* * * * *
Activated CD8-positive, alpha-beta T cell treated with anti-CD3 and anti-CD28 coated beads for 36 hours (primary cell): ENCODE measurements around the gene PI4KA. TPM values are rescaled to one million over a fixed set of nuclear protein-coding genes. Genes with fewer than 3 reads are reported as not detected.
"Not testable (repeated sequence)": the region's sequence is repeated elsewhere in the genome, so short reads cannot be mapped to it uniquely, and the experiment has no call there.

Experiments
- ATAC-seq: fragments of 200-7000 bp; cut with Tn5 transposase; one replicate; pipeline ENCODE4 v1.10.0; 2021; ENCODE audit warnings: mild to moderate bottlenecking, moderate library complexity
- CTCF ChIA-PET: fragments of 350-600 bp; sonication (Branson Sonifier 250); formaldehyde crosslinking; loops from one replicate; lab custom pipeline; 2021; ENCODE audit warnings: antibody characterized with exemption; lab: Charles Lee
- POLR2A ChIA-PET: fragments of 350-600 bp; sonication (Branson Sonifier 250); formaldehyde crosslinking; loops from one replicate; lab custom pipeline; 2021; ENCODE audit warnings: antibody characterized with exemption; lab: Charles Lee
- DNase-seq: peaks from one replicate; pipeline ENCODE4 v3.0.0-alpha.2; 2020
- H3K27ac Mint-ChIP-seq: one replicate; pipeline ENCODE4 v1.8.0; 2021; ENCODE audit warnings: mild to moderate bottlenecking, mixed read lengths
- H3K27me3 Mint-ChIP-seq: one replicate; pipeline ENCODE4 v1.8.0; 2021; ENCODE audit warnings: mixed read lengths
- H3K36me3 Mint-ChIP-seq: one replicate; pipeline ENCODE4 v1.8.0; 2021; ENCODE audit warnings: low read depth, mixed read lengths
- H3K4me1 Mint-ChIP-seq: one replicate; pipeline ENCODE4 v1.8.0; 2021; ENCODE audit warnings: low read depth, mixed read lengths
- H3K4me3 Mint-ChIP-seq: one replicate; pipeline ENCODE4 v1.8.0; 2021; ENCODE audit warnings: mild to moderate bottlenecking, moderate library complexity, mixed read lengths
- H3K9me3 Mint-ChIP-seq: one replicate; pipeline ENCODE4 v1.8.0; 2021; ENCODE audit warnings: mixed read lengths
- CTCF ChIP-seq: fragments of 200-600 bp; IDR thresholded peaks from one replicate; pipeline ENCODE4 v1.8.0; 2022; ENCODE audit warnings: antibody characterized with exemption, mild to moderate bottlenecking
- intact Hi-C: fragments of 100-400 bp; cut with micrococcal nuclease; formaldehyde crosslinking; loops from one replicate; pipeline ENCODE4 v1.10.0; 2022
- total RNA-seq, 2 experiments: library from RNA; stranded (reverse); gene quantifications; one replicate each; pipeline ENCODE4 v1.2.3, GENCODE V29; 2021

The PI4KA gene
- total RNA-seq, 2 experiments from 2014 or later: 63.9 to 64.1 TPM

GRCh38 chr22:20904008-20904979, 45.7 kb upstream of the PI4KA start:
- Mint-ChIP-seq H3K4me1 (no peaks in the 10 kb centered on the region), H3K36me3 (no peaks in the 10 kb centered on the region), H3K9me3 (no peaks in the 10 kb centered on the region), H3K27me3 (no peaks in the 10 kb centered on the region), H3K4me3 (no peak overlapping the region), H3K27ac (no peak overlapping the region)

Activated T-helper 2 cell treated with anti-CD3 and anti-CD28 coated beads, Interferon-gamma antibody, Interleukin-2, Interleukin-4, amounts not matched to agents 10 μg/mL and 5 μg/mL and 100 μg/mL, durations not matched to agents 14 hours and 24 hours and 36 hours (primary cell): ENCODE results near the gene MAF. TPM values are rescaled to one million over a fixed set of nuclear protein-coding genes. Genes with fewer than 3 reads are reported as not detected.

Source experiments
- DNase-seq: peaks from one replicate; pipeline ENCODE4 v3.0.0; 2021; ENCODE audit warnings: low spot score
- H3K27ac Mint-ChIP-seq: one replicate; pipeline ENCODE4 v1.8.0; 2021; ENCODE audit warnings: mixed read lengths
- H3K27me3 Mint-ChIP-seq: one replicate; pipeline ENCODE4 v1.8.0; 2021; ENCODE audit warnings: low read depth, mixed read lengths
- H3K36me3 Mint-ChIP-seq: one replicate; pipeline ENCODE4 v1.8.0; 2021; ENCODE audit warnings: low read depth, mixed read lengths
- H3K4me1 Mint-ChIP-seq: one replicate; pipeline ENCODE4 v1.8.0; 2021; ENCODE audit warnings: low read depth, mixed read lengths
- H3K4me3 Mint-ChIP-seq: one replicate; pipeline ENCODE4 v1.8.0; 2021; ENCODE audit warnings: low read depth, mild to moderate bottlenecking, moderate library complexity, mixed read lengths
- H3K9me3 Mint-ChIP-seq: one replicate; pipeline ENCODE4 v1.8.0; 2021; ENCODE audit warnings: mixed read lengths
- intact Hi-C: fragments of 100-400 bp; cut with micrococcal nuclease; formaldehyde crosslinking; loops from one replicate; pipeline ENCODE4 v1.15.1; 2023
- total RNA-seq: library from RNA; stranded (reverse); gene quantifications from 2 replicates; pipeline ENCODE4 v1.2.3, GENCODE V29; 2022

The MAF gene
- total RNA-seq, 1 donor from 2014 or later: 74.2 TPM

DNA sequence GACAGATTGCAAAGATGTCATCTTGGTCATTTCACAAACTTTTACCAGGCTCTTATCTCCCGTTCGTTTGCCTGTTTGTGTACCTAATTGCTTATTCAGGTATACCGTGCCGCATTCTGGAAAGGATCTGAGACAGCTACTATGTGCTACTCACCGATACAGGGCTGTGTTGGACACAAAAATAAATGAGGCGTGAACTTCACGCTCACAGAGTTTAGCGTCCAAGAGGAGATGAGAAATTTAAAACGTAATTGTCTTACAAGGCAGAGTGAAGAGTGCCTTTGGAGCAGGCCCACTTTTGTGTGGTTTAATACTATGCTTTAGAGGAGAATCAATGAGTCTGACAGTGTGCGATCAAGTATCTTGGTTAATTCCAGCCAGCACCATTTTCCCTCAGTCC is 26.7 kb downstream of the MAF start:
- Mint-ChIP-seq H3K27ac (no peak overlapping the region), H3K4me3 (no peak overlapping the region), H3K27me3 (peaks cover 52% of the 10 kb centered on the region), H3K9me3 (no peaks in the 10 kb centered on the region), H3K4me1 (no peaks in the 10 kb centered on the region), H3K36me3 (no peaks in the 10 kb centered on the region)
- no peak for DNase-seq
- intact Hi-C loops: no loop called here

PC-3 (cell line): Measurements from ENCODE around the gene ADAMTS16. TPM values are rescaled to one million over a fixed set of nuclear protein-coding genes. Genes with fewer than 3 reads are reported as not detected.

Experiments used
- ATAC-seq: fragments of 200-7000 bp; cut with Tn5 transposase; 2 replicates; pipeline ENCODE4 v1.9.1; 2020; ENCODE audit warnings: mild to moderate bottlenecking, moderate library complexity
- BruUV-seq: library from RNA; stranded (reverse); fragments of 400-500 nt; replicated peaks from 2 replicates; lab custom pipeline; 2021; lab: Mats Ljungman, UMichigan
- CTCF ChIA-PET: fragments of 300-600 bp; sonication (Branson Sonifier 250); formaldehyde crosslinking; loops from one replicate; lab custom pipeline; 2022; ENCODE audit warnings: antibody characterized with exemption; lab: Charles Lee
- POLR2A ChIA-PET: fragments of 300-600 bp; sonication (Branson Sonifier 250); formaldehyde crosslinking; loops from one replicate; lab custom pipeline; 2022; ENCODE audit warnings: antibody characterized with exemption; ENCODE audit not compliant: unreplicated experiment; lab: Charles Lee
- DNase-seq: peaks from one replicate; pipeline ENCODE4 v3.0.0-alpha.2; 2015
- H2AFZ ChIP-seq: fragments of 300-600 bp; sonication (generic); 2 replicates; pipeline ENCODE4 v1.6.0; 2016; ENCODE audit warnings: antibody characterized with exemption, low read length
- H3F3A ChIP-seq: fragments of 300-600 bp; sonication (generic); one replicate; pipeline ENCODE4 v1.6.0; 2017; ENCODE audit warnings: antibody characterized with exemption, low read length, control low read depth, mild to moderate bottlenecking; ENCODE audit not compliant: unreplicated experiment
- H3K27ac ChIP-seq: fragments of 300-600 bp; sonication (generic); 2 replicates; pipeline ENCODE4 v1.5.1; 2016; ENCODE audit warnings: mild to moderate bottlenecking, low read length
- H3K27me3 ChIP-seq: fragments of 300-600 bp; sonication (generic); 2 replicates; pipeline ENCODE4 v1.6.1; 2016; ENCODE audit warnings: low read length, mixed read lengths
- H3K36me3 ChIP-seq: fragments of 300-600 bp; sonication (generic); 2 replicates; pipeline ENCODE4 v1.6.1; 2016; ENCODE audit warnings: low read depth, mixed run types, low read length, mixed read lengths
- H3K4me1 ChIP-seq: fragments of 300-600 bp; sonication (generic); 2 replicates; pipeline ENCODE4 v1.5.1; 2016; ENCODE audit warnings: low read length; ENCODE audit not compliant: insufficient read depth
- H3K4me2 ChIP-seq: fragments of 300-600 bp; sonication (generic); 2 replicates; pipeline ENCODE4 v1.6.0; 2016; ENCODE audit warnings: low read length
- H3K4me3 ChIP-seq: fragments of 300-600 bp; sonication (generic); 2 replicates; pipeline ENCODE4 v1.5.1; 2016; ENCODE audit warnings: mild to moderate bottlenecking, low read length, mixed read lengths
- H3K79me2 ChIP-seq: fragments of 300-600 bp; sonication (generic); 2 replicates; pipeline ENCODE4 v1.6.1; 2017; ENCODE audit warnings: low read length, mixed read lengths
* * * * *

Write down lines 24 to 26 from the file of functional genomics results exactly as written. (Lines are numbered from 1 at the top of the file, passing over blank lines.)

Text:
- H3K27ac Mint-ChIP-seq: one replicate; pipeline ENCODE4 v1.8.0; 2021; ENCODE audit warnings: mixed read lengths
- H3K27me3 Mint-ChIP-seq: one replicate; pipeline ENCODE4 v1.8.0; 2021; ENCODE audit warnings: low read depth, mixed read lengths
- H3K36me3 Mint-ChIP-seq: one replicate; pipeline ENCODE4 v1.8.0; 2021; ENCODE audit warnings: low read depth, mixed read lengths